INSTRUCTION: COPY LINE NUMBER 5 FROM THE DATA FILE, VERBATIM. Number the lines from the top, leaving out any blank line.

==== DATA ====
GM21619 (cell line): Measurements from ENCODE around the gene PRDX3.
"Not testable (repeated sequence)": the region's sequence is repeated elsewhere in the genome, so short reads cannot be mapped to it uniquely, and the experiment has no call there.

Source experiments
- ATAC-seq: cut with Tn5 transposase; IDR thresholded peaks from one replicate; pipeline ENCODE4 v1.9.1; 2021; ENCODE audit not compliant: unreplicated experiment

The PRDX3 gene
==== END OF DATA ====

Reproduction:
The PRDX3 gene